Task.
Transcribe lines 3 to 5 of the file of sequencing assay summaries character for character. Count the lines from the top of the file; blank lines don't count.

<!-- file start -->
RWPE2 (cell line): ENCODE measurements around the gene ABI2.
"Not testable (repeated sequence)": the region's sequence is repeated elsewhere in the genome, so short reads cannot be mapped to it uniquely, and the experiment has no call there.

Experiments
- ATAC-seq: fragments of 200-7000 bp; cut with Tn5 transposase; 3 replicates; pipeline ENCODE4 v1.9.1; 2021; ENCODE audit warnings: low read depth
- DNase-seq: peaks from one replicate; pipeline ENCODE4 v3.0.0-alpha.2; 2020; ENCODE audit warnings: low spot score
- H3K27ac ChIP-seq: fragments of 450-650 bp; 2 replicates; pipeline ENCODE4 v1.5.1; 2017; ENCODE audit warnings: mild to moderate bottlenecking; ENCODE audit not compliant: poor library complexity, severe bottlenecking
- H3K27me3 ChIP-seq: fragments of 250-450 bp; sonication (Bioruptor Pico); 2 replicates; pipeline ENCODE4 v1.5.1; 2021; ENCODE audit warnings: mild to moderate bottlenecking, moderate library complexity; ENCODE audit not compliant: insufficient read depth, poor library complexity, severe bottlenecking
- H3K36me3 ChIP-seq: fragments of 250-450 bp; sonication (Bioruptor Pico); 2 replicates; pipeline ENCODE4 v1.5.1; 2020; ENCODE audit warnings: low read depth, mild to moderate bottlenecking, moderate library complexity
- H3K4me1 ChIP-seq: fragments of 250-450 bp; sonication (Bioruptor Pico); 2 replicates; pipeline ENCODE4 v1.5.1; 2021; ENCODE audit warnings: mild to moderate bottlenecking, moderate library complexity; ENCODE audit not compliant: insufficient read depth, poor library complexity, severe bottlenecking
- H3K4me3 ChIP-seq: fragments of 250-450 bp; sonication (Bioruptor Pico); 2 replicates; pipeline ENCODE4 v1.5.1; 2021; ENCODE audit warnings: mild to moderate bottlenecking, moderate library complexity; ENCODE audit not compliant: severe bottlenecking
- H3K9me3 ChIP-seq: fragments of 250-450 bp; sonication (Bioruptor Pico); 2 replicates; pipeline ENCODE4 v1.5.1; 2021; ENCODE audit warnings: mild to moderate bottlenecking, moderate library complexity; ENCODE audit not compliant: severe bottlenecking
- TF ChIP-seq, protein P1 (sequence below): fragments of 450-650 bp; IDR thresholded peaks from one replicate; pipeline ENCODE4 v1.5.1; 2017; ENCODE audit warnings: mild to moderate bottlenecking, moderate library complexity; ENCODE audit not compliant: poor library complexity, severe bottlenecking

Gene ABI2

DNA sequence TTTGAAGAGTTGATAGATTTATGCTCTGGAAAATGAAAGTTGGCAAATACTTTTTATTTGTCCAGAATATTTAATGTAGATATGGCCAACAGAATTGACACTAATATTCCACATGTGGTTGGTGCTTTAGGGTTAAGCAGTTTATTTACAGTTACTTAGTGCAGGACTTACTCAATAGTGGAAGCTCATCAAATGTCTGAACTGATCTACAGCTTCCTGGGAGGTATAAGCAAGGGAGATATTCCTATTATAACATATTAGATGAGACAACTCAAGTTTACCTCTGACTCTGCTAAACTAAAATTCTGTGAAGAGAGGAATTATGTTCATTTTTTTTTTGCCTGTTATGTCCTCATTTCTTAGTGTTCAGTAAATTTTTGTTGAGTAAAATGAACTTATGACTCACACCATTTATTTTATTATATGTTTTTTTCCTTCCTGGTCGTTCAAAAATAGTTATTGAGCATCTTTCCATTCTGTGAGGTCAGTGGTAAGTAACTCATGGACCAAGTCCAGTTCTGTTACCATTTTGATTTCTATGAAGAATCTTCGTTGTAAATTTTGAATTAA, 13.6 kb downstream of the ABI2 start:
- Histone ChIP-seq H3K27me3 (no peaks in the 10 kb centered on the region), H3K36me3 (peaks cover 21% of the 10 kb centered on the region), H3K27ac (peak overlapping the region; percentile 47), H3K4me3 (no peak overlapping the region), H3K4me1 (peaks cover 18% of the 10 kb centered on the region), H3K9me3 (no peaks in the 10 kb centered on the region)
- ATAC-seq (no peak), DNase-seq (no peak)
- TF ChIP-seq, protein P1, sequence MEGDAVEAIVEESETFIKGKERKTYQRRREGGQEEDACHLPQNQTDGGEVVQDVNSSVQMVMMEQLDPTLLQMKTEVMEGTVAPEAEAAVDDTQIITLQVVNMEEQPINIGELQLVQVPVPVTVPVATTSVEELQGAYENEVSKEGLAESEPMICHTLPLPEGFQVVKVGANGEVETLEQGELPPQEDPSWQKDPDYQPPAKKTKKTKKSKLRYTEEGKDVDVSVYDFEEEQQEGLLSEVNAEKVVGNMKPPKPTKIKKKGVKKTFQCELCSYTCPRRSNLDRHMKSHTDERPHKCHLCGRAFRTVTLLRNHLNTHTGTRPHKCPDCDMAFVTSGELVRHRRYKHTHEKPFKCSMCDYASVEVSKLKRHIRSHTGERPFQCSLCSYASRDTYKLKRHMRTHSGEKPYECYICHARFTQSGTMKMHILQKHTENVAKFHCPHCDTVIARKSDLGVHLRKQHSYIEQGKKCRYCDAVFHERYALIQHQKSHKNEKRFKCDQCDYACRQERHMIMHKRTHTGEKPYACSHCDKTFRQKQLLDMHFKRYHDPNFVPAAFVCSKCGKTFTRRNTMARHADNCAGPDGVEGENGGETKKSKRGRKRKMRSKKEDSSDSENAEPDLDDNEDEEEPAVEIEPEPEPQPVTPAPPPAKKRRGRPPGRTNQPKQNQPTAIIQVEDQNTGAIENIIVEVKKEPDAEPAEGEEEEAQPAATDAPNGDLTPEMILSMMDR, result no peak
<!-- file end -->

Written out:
Experiments
- ATAC-seq: fragments of 200-7000 bp; cut with Tn5 transposase; 3 replicates; pipeline ENCODE4 v1.9.1; 2021; ENCODE audit warnings: low read depth
- DNase-seq: peaks from one replicate; pipeline ENCODE4 v3.0.0-alpha.2; 2020; ENCODE audit warnings: low spot score